The trial of Koby Bryant will give birth to some fearsome issues. Today the accusative female finger has become more powerful than a gun. (Perhaps it should be registered.) The well intentioned Shield Law envisioned the protection of innocent women who were raped and then raped again by zealous defense attorneys who stripped naked the victim’s sex life from infancy on, encounter at a time, and left her life to be chortled over by a voyeuristic, debauchery-craving public. The sexual history of a woman ought not be permitted as a defense in any case. The harlot is entitled to the same protection as the saint. Neither should suffer rape at the hands of a fiend. But fiends come in all forms and abound in both sexes.
I like it that the identity of the alleged victim cannot be released to the media. I like it because the media is the ultimate fiend, motivated as it is by neither truth or justice but by the vicissitudes of business alone. The very accusation in the Bryant case has stirred that monster into a feeding frenzy, the rich and well loved hero laid out on the sacrificial alter(not for the benefit of justice but for the insatiable needs of the media that feeds an insatiable American audience with its pedestrian, prurient tastes.
Bryant has not yet been tried. The complaining witness has yet to take an oath and testify. But Bryant, guilty or innocent, has already been destroyed. If he is acquitted many will believe it the work of fancy lawyers who outwitted the system or that an outgunned prosecution failed to prove its case beyond a reasonable doubt. No child will ever look up to Koby Bryant as before. Many a previous fan will see him as the guy who got away but has the effrontery to still appear on the basketball court to rake in his millions. And, of course, if he is found guilty he will have been dropped into the depths of hell from which, guilty or innocent, he can never fully extricate himself. If we are to be consistent and, indeed, fair, the law should provide that the identity of both the accused and the accuser be kept confidential until the trial, and that, as in England, the media be barred until after the case has been tried and the verdict rendered.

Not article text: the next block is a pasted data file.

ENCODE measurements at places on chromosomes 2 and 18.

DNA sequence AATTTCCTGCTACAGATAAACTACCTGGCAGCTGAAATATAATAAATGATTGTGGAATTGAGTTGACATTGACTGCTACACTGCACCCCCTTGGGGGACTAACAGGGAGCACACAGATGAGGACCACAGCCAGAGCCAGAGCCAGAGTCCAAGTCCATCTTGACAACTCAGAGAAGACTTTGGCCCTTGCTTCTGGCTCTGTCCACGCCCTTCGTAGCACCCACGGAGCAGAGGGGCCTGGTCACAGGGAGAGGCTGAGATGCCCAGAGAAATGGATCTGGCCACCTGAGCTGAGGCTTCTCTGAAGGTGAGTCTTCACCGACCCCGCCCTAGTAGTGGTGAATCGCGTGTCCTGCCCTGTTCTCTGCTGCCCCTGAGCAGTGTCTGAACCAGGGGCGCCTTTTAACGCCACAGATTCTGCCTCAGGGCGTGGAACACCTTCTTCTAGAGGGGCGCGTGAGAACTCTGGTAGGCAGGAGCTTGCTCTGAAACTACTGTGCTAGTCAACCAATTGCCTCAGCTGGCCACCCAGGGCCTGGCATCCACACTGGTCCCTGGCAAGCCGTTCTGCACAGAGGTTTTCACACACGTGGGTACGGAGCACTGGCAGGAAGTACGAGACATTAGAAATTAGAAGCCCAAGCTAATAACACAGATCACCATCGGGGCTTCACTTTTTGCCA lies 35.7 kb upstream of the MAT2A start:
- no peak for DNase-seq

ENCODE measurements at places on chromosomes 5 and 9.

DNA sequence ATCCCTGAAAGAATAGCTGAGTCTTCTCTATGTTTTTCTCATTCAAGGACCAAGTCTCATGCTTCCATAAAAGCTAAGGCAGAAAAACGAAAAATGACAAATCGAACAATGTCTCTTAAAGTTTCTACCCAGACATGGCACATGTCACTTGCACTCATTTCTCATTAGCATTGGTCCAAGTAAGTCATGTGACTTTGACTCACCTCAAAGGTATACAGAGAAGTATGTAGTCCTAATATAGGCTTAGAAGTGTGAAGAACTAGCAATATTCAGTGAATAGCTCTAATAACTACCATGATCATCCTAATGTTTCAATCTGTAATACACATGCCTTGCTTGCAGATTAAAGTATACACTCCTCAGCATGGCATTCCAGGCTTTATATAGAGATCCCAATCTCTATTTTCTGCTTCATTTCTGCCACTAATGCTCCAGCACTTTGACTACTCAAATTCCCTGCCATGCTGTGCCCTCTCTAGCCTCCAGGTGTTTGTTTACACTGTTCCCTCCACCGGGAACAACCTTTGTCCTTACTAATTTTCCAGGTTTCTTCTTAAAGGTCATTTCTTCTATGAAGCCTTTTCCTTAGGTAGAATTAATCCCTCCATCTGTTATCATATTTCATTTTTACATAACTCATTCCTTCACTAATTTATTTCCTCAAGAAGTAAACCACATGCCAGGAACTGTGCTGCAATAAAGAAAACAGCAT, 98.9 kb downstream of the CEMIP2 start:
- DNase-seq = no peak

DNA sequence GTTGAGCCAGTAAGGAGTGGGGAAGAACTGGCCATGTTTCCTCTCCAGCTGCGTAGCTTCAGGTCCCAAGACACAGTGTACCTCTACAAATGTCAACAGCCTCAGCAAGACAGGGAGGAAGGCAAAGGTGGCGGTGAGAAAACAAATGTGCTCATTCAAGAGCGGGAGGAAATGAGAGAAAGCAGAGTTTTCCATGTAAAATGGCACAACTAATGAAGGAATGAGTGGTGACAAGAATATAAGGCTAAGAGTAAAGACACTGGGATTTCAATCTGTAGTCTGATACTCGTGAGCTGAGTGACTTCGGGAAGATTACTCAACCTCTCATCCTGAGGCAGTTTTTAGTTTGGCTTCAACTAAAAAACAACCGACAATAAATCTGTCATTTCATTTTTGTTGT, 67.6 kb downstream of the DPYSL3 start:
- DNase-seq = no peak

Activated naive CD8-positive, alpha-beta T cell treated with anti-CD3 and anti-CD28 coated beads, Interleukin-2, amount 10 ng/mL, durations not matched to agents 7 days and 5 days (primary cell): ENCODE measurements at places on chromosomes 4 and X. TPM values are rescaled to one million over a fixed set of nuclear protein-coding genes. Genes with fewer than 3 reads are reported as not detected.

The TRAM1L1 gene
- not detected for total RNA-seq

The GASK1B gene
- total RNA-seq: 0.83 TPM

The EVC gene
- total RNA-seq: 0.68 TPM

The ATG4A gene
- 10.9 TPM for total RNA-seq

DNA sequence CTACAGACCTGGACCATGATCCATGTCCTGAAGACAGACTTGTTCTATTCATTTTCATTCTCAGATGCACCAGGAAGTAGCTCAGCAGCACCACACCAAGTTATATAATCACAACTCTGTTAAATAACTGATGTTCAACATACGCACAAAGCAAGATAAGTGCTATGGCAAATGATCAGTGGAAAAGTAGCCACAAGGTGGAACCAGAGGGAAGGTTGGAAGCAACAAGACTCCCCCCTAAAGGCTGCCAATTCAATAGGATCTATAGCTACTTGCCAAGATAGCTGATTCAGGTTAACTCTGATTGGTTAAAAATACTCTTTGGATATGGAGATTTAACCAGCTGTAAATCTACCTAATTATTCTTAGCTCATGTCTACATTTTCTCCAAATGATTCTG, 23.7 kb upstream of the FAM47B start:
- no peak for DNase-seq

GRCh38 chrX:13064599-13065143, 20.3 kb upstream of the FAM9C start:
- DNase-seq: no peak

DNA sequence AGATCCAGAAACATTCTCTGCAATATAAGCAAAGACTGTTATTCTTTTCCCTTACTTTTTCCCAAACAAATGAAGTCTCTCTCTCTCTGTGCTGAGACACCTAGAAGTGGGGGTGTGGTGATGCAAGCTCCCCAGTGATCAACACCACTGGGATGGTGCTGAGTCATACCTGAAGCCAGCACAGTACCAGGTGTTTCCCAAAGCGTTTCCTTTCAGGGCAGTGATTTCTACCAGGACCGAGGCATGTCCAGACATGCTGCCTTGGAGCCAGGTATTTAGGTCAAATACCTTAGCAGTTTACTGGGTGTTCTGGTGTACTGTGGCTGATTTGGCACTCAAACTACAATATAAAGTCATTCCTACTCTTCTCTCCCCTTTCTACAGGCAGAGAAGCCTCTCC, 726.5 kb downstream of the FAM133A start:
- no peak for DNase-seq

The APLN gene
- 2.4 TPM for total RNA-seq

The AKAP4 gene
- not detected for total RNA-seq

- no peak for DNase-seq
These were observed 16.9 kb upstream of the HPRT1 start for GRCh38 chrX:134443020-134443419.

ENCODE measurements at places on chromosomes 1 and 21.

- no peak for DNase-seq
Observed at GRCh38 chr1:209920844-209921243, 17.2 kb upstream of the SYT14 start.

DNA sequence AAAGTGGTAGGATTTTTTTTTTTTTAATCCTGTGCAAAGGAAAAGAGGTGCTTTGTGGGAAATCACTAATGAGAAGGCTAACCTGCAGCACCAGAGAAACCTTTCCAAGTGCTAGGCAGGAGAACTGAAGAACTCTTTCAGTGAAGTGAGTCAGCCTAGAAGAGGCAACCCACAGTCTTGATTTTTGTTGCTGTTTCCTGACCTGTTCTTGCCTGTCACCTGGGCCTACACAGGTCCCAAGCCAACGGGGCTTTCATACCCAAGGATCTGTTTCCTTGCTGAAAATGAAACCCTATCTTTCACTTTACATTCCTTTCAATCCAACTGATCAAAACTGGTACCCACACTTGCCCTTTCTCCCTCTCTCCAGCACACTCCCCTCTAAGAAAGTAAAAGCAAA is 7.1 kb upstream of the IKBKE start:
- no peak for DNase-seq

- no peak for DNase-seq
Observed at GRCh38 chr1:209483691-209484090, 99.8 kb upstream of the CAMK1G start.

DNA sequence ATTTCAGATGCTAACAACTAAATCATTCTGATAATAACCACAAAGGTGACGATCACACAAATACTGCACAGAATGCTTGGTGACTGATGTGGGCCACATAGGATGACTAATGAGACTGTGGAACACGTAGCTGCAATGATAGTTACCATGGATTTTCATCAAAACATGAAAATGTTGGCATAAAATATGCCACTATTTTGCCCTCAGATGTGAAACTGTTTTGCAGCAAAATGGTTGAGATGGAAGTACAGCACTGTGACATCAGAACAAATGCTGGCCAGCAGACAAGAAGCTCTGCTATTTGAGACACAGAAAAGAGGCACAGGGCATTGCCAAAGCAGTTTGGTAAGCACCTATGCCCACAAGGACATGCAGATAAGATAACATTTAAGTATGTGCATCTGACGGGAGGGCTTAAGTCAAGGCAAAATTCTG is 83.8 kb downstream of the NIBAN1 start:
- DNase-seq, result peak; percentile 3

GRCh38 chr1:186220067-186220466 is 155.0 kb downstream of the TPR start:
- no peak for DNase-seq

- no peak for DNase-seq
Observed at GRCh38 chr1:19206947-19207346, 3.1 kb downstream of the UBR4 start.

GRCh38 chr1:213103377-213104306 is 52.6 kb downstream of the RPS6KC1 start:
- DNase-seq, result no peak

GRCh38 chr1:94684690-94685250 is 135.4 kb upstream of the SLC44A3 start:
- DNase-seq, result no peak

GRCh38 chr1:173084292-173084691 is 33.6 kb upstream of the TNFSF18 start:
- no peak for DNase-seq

Does the Shield Law rise up so that a complete defense, including reasonable doubt, disappears into the judicial vapor? At trial the prosecution will argue that the jury needn’t take the accuser’s word alone because her injuries will be blown up on the six feet tall in-court screen for all to see. Under current law, will the defendant be permitted to inquire how she came by these injuries? May she have acquired them from others in previous engagements as suggested by the defense’s questioning at Bryant preliminary hearing? To raise such an issue the defense must first file a motion and the judge must find the facts cited in the motion as credible and relevant. At last, even if innocent, there is no defense for Mr. Bryant except his word against hers, and in this milieu he will be forced to take the stand which vitiates his rights under the Fifth Amendment.
Women have rights that should be protected. But men are citizens with rights as well. The Koby Bryant case will likely solidify how we as a nation deal with sex crimes from here on out. Beyond the Bryant case, how, does any man in his romantic excursions protect himself against false claims against which the law provides no defense? Are chaperons of unimpeachable character now in order? A tape recorder, a hidden camera in the ceiling? We, women and men alike, need protection against unlawful assaults against our persons or our reputations. But today’s protection afforded women tends to destroy the right of innocent men to protect themselves.
For many years now a sort of war has been waged between the sexes. Half of our marriages end in divorce. As in battle, the relationship between men and women has become stressed. The Koby Bryant case will no doubt exacerbate the conflict. The media will have its day, and its say, and, win or lose, neither Koby Bryant nor his young woman accuser will ever fully recover. Let us hope that we, the rest of America, are not dragged down to new, dangerous places from which we, too, cannot return.
Trial lawyer, founder of Trial Lawyer’s College;defended Randy Weaver at Ruby Ridge, did the Karen Silkwood case, and defended Imelda Marcos in your city; author of fourteen books, the latest, Smoking Gun, (Scribners.)